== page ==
Shedding the onus load

Safety does not seem to be a matter of concern for Bescom as the increase in the number of electrical accidents shows

But if one passes by the office, they can see open wires dangling by the side of the building and hanging precariously, adjacent to the two-wheeler parking area within the
compound. A testimony to the indifference that marks the approach of electric utility companies.

Electrical accidents are increasingly becoming a cause for concern in the past few years. As electrical installations increase and old installations need replacement, the chances of people coming in contact with live wires have also increased. This often results in electrocution.

Statistics available with the State’s Electrical
Inspectorate and Electricity Supply Companies (Escoms) show that there has been a surge in the number of accidents. The figures have increased from a little over 1,000 accidents (including those involving animals) in the State in 1999 to 1,400 in 2011. In terms of human loss, 399 people died in 2009-10, while 205 people died in Bescom limits alone in 2010-11.

Overall, the Escoms have registered a 19.6 per cent increase from 2009-10 to 2010-11 in the number of electrical accidents. These figures not only include the public who have died or sustained injuries due to electrical accidents, but also employees of the Escoms themselves, usually the linemen or engineers. Bescom, which is the largest Escom in the State, under the prodding of agencies like Electrical Inspectorate and Karnataka Electricity Regulatory Commission (KERC), has started revamping some of its lines.

Hazardous locations
Bescom’s Director (Technical) K Ramakrishna says they have identified several locations around the City which have been classified as hazardous.

“Most of these are electrical lines run very close to houses, schools, crowded places and temples. We will replace the lines with Aerial Bunched Cables (ABC) at these places, so that they provide a good level of insulation,” he says.

There is also a plan to automate the mechanism to switch on and switch off streetlights to prevent human interference as some of the streetlights have switch boxes on the poles and are operated manually. In terms of jurisdiction, it is the BBMP that operates the streetlights, but it is a Bescom official on deputation to BBMP who takes care of the streetlights.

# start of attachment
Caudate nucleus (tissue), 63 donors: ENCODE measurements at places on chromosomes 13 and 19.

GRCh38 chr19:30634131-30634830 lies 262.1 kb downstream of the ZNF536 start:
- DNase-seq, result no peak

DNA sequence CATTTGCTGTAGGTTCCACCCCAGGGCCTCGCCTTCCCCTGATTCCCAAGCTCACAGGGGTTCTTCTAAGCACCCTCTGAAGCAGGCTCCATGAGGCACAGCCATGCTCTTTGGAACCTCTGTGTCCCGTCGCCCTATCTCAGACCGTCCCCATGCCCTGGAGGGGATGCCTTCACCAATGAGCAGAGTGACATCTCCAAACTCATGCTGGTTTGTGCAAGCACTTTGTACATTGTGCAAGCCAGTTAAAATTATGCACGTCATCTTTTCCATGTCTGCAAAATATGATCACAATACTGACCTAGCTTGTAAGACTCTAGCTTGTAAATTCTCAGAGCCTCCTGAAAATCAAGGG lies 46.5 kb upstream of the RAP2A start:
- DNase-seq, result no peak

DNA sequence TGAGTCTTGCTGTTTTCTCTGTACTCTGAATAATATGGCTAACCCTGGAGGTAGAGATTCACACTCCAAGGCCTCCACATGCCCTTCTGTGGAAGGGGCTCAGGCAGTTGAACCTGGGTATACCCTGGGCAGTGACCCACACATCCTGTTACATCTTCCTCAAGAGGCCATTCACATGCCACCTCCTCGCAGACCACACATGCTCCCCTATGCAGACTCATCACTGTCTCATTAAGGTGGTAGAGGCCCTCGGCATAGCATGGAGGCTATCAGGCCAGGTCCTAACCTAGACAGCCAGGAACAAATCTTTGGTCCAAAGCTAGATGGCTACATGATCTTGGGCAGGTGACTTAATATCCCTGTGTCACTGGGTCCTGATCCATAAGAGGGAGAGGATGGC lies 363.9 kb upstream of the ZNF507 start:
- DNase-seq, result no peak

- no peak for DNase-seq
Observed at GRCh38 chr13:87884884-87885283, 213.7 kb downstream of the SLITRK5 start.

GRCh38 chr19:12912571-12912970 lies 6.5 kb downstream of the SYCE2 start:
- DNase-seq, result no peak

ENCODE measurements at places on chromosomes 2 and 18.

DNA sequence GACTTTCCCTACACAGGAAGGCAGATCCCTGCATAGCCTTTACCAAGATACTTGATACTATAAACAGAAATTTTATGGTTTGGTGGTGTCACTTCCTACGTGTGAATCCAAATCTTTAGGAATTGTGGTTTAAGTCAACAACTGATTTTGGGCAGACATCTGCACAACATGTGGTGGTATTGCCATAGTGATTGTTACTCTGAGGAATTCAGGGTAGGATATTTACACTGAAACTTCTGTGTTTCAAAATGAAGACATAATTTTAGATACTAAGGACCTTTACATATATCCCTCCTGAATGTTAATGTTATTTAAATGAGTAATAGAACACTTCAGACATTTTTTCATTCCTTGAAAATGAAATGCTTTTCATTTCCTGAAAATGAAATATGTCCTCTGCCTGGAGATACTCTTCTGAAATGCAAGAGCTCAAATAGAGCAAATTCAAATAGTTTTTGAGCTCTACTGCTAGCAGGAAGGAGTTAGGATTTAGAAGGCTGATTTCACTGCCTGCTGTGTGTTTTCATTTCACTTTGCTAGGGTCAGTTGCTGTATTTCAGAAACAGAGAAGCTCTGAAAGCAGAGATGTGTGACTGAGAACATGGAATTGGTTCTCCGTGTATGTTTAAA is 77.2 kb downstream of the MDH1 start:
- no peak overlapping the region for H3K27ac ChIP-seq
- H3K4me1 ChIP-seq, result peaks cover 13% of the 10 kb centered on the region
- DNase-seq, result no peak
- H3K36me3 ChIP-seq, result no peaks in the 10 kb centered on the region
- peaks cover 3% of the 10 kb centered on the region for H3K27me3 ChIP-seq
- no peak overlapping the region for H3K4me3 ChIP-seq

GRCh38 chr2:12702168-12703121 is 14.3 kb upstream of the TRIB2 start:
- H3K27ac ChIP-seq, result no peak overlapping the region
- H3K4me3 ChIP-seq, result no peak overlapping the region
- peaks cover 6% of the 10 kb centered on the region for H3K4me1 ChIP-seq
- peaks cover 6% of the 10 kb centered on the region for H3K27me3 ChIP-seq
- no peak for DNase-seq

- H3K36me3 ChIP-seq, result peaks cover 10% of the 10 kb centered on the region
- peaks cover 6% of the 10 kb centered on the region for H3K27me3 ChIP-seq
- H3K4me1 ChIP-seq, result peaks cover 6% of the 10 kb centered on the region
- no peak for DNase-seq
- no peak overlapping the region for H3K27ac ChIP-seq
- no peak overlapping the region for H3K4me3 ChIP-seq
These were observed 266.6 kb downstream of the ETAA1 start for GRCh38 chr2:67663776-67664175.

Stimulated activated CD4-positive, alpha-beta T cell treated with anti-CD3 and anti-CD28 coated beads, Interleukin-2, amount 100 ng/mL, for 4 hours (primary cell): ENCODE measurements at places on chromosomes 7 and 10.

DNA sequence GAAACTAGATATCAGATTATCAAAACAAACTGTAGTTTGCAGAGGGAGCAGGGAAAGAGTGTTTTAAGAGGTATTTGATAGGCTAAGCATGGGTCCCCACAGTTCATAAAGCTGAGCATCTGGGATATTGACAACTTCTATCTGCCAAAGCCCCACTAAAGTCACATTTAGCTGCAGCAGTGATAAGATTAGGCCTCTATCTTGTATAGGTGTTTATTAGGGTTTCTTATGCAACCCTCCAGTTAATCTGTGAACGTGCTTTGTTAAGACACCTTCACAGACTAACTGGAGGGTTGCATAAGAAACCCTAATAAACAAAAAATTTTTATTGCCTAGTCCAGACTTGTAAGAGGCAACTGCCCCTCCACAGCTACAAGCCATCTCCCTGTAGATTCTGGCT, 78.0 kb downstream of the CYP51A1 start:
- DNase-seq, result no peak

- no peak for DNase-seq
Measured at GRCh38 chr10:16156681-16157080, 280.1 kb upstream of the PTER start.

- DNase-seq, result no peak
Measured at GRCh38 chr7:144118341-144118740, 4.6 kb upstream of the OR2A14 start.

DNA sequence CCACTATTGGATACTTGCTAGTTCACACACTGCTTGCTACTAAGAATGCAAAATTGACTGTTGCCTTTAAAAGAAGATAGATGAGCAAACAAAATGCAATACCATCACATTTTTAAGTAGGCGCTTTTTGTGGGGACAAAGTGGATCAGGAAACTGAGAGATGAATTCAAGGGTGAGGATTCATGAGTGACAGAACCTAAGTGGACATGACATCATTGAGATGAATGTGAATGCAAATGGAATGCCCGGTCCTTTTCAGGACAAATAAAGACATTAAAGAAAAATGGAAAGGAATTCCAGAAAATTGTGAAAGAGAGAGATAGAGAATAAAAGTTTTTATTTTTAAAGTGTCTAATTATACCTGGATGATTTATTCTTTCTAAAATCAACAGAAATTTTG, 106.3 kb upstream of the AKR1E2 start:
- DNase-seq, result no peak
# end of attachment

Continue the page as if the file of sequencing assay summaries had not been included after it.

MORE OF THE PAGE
Funds crunch
Bescom, with all good intentions, also wants to replace wires on the poles from where a lot of illegal connections are drawn, but all of this takes money, it says. In fact, Ramakrishna says Rs 100 crore has been allocated for upgrading the electric lines over the next two to three years. But, that may not be enough. An official at KERC points out that it is a virtual stalemate as far as getting Bescom to commit itself to improving safety is concerned.

“The pressure is constant. This matter is discussed at every meeting. For every report and remedial measures that we ask for, we only get fat books. Then they say, give us the money and we will put in place every safety measure that has been recommended.”

Finally, money is what it all boils down to as far as Bescom is concerned.  For example, underground cables are much safer than overhead cables, but there is the cost factor. Underground cables cost six times more than regular cables, whereas ABCs cost just 1.5 times more.

Ramakrishna says Bescom is sincere about its revamping plan and might finish most of it in the next six months. The urgency comes in the wake of KERC taking up a suo motu case after a young girl was electrocuted on her way to school recently. Bescom is giving finishing touches to the action plan it has to submit to KERC on August 30.

Bescom insists people need to inform them immediately about problems with transformers. “If we get to know about it, we can isolate them immediately and then we can also monitor the problem. In most cases, people do not inform us,” Ramakrishna says.

But this approach of Bescom, where problems are rectified after being brought to its notice, is hardly the right approach. In 2010, the Central Electricity Authority notified the Central Electricity Authority (Measures Relating To Safety and Electric Supply) Regulations, 2010.

Safety  measures
These regulations comprehensively list safety measures for construction, installation, protection, operation and maintenance of all electric lines. “How many of these rules are they following? Have they bothered to keep a record?” questions M G Prabhakar, the Energy Committee Chairman of Federation of Karnataka Chamber of Commerce and Industry.

“Not even the KERC can get them to make changes as there is no suitable monitoring. Their own staff are in peril and they do nothing about it,” he rues. There is a great element of truth in his complaint. For, it is not just the Bescom main office that displays open wires and lack of fuses. Statistics for 2010-11 show that 15 Bescom employees died, while 108 employees were injured. “If a consumer premises had open lines and flouted rules, Bescom would have issued a disconnection notice to them. Who will issue a notice to Bescom?” asks Prabhakar.

KERC has made a new suggestion to keep the Escoms in check. “If a utility has more number of accidents, then it will have an adverse effect on the performance rating of that utility. Having a low rating means the utility will not be eligible for the incentives we offer and this will have a direct bearing on their revenue,” an official at KERC said.

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